This devotion won my heart with its 12 Promises. Nothing soothes a worrier’s heart like healing, protective, security-offering promises from God. Those Promises of the Sacred Heart of Jesus given to us through St. Margaret Mary Alacoque are:
(1) “I will give them all the graces necessary in their state of life.
(2) I will establish peace in their homes.
(3) I will comfort them in all their afflictions.
(4) I will be their secure refuge during life, and above all, in death.
(5) I will bestow abundant blessings upon all their undertakings.
(6) Sinners will find in my Heart the source and infinite ocean of mercy.
(7) Lukewarm souls shall become fervent.
(8) Fervent souls shall quickly mount to high perfection.
(9) I will bless every place in which an image of my Heart is exposed and honored.
10) I will give to priests the gift of touching the most hardened hearts.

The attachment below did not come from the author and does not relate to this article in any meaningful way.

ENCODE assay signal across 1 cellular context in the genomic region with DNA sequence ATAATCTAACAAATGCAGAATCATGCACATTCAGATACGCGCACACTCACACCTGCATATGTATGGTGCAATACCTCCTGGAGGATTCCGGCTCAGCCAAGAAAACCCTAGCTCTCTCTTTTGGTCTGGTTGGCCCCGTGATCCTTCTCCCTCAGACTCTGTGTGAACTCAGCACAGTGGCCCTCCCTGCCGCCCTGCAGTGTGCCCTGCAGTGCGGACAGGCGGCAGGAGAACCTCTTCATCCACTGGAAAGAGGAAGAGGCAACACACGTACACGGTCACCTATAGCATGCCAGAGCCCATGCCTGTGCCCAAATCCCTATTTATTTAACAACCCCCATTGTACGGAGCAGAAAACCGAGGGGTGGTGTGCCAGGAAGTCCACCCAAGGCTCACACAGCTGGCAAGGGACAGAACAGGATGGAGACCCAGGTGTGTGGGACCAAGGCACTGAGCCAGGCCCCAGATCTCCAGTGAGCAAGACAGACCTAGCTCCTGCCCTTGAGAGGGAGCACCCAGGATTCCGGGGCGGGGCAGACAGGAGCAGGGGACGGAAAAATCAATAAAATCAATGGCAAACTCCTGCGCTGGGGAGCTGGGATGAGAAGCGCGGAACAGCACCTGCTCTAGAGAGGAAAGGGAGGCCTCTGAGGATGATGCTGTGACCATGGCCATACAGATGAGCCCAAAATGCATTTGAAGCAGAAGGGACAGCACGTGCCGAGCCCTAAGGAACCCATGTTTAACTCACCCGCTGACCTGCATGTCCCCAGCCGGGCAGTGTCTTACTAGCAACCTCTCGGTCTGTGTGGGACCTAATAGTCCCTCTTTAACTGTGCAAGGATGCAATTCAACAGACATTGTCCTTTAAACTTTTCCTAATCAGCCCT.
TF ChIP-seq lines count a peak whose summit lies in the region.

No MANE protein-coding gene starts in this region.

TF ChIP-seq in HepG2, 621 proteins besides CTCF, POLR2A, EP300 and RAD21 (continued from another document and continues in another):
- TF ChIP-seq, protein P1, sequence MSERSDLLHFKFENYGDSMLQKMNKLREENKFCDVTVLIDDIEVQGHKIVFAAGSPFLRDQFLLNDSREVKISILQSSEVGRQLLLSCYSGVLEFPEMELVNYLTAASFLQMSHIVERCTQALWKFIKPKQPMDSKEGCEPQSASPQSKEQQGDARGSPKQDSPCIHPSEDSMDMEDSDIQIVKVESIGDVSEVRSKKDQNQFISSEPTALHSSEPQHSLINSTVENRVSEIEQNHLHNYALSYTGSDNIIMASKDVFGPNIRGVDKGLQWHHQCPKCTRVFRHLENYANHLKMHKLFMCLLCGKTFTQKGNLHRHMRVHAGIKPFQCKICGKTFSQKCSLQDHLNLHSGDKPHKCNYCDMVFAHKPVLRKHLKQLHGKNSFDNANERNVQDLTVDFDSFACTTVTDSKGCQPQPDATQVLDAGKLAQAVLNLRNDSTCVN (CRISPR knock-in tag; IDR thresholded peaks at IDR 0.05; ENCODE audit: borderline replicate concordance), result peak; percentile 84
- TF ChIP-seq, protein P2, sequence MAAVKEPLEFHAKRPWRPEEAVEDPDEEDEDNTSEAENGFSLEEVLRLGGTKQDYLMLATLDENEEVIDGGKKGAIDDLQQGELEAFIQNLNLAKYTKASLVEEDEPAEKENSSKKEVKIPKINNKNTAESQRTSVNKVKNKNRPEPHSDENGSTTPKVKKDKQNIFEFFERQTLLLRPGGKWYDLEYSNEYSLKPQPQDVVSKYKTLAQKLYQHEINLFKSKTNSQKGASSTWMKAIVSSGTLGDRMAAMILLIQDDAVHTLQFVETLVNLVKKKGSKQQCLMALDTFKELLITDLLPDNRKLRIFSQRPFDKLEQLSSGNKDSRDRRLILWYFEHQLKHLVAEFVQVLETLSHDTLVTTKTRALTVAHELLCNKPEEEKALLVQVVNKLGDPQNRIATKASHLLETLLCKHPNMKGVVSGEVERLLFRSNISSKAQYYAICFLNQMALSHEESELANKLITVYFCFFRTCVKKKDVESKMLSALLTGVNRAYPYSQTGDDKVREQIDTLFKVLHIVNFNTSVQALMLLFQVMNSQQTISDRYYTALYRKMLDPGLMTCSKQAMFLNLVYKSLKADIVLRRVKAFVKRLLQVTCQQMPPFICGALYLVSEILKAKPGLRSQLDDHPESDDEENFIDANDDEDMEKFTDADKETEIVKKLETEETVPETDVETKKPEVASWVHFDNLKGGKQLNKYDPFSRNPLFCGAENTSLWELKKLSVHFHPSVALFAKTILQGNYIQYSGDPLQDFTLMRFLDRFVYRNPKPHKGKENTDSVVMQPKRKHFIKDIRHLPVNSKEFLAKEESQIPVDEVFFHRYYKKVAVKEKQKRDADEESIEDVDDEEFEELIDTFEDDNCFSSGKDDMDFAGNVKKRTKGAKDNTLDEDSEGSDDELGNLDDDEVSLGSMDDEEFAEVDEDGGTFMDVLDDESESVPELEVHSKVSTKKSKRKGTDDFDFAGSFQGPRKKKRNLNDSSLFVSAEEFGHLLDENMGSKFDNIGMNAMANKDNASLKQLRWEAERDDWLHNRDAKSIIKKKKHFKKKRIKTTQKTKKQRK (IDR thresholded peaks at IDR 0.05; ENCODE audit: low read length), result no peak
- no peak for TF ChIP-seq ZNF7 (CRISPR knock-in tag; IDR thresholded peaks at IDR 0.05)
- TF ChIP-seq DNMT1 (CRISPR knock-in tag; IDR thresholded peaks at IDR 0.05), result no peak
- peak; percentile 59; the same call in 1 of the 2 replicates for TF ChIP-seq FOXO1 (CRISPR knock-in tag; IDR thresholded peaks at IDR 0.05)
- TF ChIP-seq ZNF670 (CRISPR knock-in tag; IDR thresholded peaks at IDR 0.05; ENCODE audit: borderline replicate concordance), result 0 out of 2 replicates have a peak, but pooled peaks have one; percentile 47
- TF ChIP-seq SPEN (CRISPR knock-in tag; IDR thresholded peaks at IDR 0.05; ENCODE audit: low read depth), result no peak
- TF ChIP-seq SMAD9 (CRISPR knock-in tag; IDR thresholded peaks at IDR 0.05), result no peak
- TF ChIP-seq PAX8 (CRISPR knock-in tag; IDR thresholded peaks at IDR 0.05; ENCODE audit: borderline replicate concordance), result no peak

(11) Those who shall promote this devotion shall have their names written in my Heart.
(12) I promise you in the excessive mercy of my Heart that my all-powerful love will grant to all those who receive Holy Communion on the First Fridays in nine consecutive months the grace of final perseverance; they shall not die in my disgrace, nor without receiving their sacraments. My divine Heart shall be their safe refuge in this last moment.” Copyright (c) 1996 EWTN
Healing Promises: The Essential Guide to the Sacred Heart by Anne Costa (Servant Books)
The Miraculous Medal is what is known as a Sacramental.